South African Matthew Sates earned his very first international medal on Friday, a silver in the 400m free – and once the 18 years-old settled, he started his golden run too, which stopped at four, at least here at the Berlin World Cup.
Yesterday, he claimed two more titles, bettered another junior world record and finished second to Netherlands’ breaststroke treble-maker Arno Kamminga in the overall. Israel’s Anastasia Gorbenko was the surprise winner in the women’s overall, ahead Aussie Olympic hero Emma McKeon.
Time will tell if we saw a breakthrough performance in Berlin but Sates is well positioned to become South Africa’s new shining star, to keep the flag high after the Chad le Clos era is slowly approaching its end.
The teenage prodigy opened its World Cup campaign with a silver in the 400m free and claimed the 100m Individual Medley title later in the session. A day later, he smashed the junior world record in the 200m Individual Medley, then in the closing session he first completed the medley treble by winning the 400m by a mile, then some 80 minutes later he came home first in the 200m free.
He destroyed another junior world record in 1:40.65, got just 1.28sec away from the mighty Paul Biederman’s world record, set in the very same pool in the 2009 edition of the World Cup.
He was not the only young gun who finished 3/3 in a given stroke. Germany’s Christian Diener and Netherlands’ Arno Kamminga also made the 50-100-200m sweep.
Diener added the 100m to his backstroke collection while Kamminga won the 200m breast on the last day. It was not the first time triple peat for the duo. Diener did the backstroke treble in Moscow 2014 and Doha 2017, while the Dutchman delivered it in Budapest 2019.
Kamminga bettered Sates in the overall by a fingernail, the gap was 0.1 points. The combined calculation is based on the best three individual performances, by placement and time, according to the FINA Points.
The frequent fliers’ company also returned to the order from Day 1. USA’s Tom Shields hit the wall first in the 50m to beat Le Clos 2-1 this weekend. The South African, after claiming the 200m on Day 2, got the bronze in the dash, behind Hungary’s Szebasztian Szabo.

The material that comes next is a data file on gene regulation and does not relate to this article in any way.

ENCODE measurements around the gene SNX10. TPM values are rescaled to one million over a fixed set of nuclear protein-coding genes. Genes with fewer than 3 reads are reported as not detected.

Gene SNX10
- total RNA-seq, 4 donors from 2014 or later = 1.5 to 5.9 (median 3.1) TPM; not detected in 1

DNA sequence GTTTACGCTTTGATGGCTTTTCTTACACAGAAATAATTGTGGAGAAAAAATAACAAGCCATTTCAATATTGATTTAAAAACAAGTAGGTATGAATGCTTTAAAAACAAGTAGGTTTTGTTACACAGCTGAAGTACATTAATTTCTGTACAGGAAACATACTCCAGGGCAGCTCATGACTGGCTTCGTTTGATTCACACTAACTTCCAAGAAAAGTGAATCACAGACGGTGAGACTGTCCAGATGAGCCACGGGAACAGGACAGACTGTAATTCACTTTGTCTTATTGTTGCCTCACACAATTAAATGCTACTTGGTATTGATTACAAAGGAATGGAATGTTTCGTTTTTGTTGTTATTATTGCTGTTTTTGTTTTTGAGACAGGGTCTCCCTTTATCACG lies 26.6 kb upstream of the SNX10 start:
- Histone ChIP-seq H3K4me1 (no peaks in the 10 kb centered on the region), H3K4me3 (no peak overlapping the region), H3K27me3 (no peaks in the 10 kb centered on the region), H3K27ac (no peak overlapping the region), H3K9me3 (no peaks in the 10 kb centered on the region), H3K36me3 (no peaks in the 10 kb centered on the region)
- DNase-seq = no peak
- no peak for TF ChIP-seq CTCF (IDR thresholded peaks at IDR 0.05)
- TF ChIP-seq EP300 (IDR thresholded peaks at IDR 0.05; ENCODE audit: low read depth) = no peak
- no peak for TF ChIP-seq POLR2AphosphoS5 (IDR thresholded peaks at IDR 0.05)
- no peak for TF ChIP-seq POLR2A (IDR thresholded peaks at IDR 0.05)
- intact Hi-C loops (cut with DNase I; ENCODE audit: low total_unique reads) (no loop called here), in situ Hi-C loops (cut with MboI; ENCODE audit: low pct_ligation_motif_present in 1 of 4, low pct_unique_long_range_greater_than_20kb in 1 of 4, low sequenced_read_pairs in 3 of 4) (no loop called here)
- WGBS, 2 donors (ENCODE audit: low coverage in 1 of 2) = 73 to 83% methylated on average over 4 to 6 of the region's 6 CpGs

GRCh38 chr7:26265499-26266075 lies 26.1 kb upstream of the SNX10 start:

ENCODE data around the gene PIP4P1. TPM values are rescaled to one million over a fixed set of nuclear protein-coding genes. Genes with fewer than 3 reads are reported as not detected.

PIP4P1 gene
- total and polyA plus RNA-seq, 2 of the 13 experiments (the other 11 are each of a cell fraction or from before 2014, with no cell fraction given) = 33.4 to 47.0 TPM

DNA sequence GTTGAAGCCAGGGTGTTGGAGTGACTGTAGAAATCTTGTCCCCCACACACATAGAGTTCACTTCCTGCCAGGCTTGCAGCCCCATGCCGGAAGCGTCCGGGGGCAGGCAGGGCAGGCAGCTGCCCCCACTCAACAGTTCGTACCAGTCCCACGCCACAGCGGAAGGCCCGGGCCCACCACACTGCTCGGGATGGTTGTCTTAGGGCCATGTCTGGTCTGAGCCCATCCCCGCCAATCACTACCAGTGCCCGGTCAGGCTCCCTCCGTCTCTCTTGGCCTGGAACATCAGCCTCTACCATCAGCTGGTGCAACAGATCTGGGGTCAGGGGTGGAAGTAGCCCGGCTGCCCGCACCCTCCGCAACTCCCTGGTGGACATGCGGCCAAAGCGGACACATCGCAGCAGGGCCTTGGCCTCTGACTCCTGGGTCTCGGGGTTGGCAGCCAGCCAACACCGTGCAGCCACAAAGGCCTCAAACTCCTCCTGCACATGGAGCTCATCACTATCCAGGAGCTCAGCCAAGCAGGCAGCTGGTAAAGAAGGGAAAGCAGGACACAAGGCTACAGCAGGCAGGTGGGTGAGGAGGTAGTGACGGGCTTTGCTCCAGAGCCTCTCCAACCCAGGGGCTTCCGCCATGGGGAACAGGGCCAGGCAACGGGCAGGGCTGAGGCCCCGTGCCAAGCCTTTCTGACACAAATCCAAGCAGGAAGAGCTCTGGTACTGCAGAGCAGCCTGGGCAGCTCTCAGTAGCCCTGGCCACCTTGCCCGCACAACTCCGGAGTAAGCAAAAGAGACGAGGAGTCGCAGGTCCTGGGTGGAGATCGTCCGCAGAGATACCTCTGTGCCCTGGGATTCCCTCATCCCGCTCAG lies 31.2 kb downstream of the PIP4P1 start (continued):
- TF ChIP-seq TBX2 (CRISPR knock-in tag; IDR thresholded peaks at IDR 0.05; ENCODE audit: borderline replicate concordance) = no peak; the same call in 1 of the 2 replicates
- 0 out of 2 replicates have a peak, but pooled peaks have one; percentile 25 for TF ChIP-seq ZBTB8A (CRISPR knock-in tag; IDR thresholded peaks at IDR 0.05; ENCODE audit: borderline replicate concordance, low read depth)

As for the women’s events, the Olympic champions made order in a couple of events. Margaret MacNeil, after offering promising swims in the backstroke, won her main event, the 100m fly – ahead of Sweden’s Louise Hansson who had beaten her a day ago in the 100m back.
Aussie Emma McKeon was quite convincing in the 100m free: the most decorated female swimmer in Tokyo posted a sub-51sec swim to copy her Olympic feat of winning the 50m and 100m free.
On the contrary, 100m breast Olympic champion Lydia Jacobi of the US has yet to find her speed and rhythm in the short pool as she was denied in the 50m too, this time by Israel’s Anastasia Gorbenko. The American came 5th in the 200m, 3rd in the 100m and finished runner-up in the 50m, though Gorbenko was much faster and won by 0.43sec.
The Israeli enjoyed a brilliant leg here in Berlin, she amassed the most total points in the new scoring system, ahead of McKeon.
Kira Toussaint of the Netherlands earned an easy victory in the 200m, after winning the 50m on the opening day, while Carmen Gormsen of the US, aged 16, also came first with a big advantage in the 800m free.
Swiss Maria Ugolkova, one hour after landing a bronze in the 100m fly, was a cut above the rest in the 200m Individual Medley.
It was remarkable for a special reason as for the first time in eight years, it was not Katinka Hosszu who took the gold in this event. The Hungarian was simply unbeatable in this event between 2013 and 2019 did not enter for a World Cup leg for the first time since her debut in 2012.
The session ended with another junior world record with the US quartet featuringd four teenagers beat their own mark from 2017 in the mixed 4x50m medley, though this effort was not enough to catch the German seniors who finished the home leg on a high note.